View details for DOI 10.1016/j.athoracsur.2017.11.014

    View details for PubMedID 29455840

  • Outcomes After Operations for Unicuspid Aortic Valve With or Without Ascending Repair in Adults. The Annals of thoracic surgery Zhu, Y., Roselli, E. E., Idrees, J. J., Wojnarski, C. M., Griffin, B., Kalahasti, V., Pettersson, G., Svensson, L. G. 2016; 101 (2): 613–19

    Abstract

    Unicuspid aortic valve is an important subset of bicuspid aortic valve, and knowledge regarding its aortopathy pattern and surgical outcomes is limited. Our objectives were to characterize unicuspid aortic valve patients, associated aortopathy, and surgical outcomes.From January 1990 to May 2013, 149 adult unicuspid aortic valve patients underwent aortic valve replacement or repair for aortic stenosis (n = 13), regurgitation (n = 13), or both (n = 123), and in 91 (61%) the aortic valve operation was combined with aortic repair. Data were obtained from the Cardiovascular Information Registry and medical record review. Three-dimensional imaging analysis was performed from preoperative computed tomography and magnetic resonance imaging scans. The Kaplan-Meier method was used for survival analysis.Patients had a mean maximum aortic diameter of 44 ± 8 mm and variably involved the aortic root, ascending, or arch, or both. Patients with valve operations alone were more likely to be hypertensive (p = 0.01) and to have severe aortic stenosis (p = 0.07) than those who underwent concurrent aortic operations. There were no operative deaths, strokes, or myocardial infarctions. Patients undergoing aortic repair had better long-term survival. Estimated survival at 1, 5, and 10 years was 100%, 100%, and 100% after combined operations and was 100%, 88%, and 88% after valve operations alone (p = 0.01).Patients with a dysfunctional unicuspid aortic valve frequently present with an ascending aneurysm that requires repair. Combined aortic valve operations and aortic repair was associated with significantly better long-term survival than a valve operation alone. Further study of this association may direct decisions about timing of surgical intervention.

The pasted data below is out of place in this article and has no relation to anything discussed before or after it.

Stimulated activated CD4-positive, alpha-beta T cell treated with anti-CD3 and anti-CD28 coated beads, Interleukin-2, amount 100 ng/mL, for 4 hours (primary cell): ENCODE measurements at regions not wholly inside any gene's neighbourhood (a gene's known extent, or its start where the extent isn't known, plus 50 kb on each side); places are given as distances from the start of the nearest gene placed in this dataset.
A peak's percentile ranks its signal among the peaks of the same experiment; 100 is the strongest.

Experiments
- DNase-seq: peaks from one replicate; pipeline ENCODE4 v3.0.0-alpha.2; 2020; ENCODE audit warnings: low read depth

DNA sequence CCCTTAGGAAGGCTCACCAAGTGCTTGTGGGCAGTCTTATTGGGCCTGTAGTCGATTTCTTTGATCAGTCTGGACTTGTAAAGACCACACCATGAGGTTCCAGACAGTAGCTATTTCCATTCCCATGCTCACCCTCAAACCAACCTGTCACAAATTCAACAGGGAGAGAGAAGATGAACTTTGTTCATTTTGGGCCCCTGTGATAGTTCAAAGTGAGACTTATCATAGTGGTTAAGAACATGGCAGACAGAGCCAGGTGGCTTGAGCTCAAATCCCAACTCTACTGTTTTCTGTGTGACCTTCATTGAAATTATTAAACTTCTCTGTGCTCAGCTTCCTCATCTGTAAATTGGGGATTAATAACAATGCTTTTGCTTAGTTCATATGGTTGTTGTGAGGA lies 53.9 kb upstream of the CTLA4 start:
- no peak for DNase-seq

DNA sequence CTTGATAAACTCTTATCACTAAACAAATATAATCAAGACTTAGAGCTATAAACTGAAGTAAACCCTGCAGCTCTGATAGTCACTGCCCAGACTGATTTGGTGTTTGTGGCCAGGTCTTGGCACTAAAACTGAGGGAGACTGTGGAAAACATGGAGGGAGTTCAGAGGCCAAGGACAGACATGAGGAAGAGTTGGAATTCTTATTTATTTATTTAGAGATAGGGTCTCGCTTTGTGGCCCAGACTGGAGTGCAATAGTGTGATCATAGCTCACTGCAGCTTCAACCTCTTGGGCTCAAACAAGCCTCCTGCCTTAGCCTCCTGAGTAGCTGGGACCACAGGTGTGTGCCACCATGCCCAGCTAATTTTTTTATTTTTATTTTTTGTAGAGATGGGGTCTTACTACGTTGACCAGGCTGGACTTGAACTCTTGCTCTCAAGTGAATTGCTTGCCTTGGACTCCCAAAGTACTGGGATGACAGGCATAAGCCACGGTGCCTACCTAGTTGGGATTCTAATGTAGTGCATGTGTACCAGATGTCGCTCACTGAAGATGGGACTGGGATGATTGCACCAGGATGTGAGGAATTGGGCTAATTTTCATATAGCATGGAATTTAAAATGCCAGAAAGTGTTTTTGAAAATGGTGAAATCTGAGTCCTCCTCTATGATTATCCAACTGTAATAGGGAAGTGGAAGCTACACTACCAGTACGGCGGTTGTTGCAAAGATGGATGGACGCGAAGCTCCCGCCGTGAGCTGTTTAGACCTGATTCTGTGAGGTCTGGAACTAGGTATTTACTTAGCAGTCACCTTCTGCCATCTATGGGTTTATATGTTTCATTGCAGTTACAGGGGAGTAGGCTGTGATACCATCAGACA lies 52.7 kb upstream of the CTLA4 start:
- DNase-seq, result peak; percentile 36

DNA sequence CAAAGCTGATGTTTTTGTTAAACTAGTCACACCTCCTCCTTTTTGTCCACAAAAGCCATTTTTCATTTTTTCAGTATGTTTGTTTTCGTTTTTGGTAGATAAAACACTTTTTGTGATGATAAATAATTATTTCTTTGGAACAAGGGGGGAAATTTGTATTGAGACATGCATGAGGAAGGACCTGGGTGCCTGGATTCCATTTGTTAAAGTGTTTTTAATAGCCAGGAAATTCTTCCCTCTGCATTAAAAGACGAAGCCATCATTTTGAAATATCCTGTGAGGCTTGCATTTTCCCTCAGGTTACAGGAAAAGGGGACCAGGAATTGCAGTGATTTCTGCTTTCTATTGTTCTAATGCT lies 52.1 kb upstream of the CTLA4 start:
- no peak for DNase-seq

View details for DOI 10.1016/j.athoracsur.2015.07.058

    View details for PubMedID 26453423

    View details for PubMedCentralID PMC5152623

  • Atypical Findings in Massive Bupropion Overdose: A Case Report and Discussion of Psychopharmacologic Issues. Journal of psychiatric practice Zhu, Y., Kolawole, T., Jimenez, X. F. 2016; 22 (5): 405–9

    Abstract

    Bupropion is an atypical antidepressant that is structurally similar to amphetamines. Its primary toxic effects include seizure, sinus tachycardia, hypertension, and agitation; however, at higher amounts of ingestion, paradoxical cardiac effects are seen. We report the case of a 21-year-old woman who ingested 13.5 g of bupropion, a dose higher than any other previously reported. The patient presented with seizure, sinus tachycardia with prolonged QTc and QRS intervals, dilated pupils, and agitation. Four days after overdose, the patient's sinus tachycardia and prolonged QTc and QRS intervals resolved with symptomatic management, but she soon developed sinus bradycardia, hypotension, and mild transaminitis. With continued conservative management and close monitoring, her sinus bradycardia resolved 8 days after the overdose. The transaminitis resolved 12 days after the overdose. Our findings are consistent with previously reported toxic effects associated with common overdose amounts of bupropion. In addition, we have observed transient cardiotoxicity manifesting as sinus bradycardia associated with massive bupropion overdose. These findings are less frequently reported and must be considered when managing patients with massive bupropion overdose. We review the psychopharmacologic implications of this and comment on previous literature.